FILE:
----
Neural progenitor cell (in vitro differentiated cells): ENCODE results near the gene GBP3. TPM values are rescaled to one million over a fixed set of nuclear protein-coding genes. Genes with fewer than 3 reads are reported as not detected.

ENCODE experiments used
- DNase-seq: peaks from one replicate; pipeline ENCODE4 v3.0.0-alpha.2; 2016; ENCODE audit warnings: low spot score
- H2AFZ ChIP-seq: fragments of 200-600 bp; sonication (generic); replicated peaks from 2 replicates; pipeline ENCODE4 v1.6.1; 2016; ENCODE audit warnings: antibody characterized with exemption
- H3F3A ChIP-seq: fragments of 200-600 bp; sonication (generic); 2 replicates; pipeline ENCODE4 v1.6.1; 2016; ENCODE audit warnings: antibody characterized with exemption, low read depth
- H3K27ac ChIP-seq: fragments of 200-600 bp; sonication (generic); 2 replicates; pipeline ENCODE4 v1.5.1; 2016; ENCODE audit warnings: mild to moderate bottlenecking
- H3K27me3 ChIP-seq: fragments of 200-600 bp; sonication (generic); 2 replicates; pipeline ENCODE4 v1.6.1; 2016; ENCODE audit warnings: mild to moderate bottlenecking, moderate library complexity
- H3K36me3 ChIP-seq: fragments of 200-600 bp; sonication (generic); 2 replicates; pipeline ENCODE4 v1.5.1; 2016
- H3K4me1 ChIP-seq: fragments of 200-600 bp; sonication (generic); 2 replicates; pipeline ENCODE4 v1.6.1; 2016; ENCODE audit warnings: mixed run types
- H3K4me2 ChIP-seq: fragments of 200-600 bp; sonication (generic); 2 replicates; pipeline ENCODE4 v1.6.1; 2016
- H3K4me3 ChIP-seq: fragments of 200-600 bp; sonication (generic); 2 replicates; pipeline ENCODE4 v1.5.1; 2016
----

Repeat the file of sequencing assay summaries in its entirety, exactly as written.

Neural progenitor cell (in vitro differentiated cells): ENCODE results near the gene GBP3. TPM values are rescaled to one million over a fixed set of nuclear protein-coding genes. Genes with fewer than 3 reads are reported as not detected.

ENCODE experiments used
- DNase-seq: peaks from one replicate; pipeline ENCODE4 v3.0.0-alpha.2; 2016; ENCODE audit warnings: low spot score
- H2AFZ ChIP-seq: fragments of 200-600 bp; sonication (generic); replicated peaks from 2 replicates; pipeline ENCODE4 v1.6.1; 2016; ENCODE audit warnings: antibody characterized with exemption
- H3F3A ChIP-seq: fragments of 200-600 bp; sonication (generic); 2 replicates; pipeline ENCODE4 v1.6.1; 2016; ENCODE audit warnings: antibody characterized with exemption, low read depth
- H3K27ac ChIP-seq: fragments of 200-600 bp; sonication (generic); 2 replicates; pipeline ENCODE4 v1.5.1; 2016; ENCODE audit warnings: mild to moderate bottlenecking
- H3K27me3 ChIP-seq: fragments of 200-600 bp; sonication (generic); 2 replicates; pipeline ENCODE4 v1.6.1; 2016; ENCODE audit warnings: mild to moderate bottlenecking, moderate library complexity
- H3K36me3 ChIP-seq: fragments of 200-600 bp; sonication (generic); 2 replicates; pipeline ENCODE4 v1.5.1; 2016
- H3K4me1 ChIP-seq: fragments of 200-600 bp; sonication (generic); 2 replicates; pipeline ENCODE4 v1.6.1; 2016; ENCODE audit warnings: mixed run types
- H3K4me2 ChIP-seq: fragments of 200-600 bp; sonication (generic); 2 replicates; pipeline ENCODE4 v1.6.1; 2016
- H3K4me3 ChIP-seq: fragments of 200-600 bp; sonication (generic); 2 replicates; pipeline ENCODE4 v1.5.1; 2016